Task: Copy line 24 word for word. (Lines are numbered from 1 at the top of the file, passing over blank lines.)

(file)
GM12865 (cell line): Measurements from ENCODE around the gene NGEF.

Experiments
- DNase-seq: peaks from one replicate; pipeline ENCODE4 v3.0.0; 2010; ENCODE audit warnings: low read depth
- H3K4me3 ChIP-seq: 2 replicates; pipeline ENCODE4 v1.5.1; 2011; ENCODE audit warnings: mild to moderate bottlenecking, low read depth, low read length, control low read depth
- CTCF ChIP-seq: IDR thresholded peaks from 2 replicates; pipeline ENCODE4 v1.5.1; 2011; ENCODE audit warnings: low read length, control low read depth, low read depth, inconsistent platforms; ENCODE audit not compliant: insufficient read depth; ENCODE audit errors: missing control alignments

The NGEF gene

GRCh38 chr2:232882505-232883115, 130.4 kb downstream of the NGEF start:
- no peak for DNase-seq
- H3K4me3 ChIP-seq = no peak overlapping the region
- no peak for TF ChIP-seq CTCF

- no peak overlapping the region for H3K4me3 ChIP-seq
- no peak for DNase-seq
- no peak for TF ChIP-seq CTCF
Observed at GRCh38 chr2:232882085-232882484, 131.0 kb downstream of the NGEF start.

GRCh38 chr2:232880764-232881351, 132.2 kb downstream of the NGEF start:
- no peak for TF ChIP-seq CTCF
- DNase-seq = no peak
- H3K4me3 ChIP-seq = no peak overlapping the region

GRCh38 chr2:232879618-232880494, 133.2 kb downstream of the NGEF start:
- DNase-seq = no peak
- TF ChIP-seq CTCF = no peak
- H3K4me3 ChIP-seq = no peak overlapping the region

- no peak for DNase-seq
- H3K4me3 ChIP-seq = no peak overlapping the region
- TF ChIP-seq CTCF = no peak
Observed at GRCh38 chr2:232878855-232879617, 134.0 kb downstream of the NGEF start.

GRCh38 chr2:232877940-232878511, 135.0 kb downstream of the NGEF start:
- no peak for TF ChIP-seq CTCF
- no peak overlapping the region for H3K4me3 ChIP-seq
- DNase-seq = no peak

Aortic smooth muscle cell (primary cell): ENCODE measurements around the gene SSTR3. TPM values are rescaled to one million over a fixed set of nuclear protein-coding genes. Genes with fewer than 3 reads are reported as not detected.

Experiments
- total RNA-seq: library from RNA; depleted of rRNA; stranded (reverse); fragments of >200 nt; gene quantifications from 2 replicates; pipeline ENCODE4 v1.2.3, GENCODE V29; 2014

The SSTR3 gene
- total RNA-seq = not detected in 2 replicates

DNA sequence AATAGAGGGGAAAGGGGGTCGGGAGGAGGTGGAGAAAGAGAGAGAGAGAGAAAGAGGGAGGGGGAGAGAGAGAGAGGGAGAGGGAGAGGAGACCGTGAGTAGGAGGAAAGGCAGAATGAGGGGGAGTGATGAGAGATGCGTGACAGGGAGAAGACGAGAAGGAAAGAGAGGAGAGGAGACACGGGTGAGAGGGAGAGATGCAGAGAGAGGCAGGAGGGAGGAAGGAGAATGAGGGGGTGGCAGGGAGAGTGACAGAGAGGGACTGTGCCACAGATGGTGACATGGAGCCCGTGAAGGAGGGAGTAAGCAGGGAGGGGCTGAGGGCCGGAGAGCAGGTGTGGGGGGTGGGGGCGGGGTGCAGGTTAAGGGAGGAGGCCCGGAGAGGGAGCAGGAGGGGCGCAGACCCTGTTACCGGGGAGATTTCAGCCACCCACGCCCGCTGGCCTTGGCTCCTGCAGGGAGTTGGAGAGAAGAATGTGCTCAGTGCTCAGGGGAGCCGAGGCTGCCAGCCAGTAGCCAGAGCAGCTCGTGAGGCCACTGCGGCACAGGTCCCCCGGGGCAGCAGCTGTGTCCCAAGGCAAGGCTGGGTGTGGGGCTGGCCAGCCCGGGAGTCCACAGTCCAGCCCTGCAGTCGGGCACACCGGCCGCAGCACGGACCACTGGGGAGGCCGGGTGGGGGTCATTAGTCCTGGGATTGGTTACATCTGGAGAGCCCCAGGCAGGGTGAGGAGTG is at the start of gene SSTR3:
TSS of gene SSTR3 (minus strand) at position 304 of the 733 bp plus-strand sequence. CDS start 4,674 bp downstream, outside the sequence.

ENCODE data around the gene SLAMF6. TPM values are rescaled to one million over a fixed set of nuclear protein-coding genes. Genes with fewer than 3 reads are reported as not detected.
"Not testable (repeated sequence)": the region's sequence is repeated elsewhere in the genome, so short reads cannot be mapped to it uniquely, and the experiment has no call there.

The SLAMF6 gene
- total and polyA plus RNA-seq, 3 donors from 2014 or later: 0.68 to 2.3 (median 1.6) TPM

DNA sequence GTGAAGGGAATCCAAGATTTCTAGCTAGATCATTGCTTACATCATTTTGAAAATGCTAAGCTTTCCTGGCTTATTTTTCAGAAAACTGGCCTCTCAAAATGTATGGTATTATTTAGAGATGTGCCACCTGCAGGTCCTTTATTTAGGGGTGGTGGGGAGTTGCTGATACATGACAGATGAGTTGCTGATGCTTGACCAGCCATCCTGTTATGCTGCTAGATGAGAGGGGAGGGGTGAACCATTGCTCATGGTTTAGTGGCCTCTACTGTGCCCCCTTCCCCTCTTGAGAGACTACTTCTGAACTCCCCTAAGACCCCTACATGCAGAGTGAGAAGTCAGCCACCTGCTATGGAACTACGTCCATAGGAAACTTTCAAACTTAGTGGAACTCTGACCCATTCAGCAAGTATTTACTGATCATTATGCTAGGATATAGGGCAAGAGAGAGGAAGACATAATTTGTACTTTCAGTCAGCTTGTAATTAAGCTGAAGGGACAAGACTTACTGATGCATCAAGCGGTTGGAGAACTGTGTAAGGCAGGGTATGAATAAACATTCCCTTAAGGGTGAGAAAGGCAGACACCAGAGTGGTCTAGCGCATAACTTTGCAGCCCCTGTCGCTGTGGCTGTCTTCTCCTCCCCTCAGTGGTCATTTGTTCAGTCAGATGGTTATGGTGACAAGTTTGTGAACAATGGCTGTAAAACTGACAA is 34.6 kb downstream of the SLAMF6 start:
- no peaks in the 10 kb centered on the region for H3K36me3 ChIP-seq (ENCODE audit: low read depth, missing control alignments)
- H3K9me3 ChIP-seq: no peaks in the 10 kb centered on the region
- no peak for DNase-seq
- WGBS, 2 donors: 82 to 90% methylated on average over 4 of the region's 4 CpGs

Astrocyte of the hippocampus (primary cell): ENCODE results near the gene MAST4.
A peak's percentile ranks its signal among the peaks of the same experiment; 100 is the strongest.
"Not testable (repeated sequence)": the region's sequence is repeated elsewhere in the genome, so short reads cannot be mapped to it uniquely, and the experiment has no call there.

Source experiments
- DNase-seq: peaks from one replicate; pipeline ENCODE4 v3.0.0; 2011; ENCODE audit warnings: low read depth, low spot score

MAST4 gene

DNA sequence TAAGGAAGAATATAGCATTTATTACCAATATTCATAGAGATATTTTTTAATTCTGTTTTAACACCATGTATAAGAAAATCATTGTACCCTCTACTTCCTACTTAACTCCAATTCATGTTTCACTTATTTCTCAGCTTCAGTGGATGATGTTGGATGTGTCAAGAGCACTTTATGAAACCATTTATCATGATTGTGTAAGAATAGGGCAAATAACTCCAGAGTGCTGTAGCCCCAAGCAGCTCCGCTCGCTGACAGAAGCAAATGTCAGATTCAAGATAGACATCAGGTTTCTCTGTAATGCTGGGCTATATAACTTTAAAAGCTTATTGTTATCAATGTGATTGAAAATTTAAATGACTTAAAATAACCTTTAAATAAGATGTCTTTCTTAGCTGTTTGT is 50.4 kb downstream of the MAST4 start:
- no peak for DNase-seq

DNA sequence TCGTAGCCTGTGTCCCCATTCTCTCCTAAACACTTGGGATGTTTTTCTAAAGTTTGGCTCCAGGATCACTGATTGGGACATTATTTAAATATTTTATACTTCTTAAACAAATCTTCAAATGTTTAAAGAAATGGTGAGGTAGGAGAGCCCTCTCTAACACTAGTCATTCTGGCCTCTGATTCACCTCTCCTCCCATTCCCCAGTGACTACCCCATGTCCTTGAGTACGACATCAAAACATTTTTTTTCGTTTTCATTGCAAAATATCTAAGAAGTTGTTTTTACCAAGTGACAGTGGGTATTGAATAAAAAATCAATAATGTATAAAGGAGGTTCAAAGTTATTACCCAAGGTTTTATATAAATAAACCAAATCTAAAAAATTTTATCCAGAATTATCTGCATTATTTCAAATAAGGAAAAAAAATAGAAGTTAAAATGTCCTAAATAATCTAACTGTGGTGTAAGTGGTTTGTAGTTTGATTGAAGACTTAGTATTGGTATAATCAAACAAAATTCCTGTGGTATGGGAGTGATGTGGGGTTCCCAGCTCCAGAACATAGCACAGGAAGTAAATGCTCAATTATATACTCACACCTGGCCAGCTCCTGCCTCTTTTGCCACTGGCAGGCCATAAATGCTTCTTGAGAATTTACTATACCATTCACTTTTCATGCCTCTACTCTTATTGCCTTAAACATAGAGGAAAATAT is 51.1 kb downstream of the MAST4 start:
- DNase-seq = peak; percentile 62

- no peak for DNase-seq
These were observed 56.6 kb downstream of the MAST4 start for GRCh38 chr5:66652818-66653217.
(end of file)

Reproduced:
- H3K4me3 ChIP-seq = no peak overlapping the region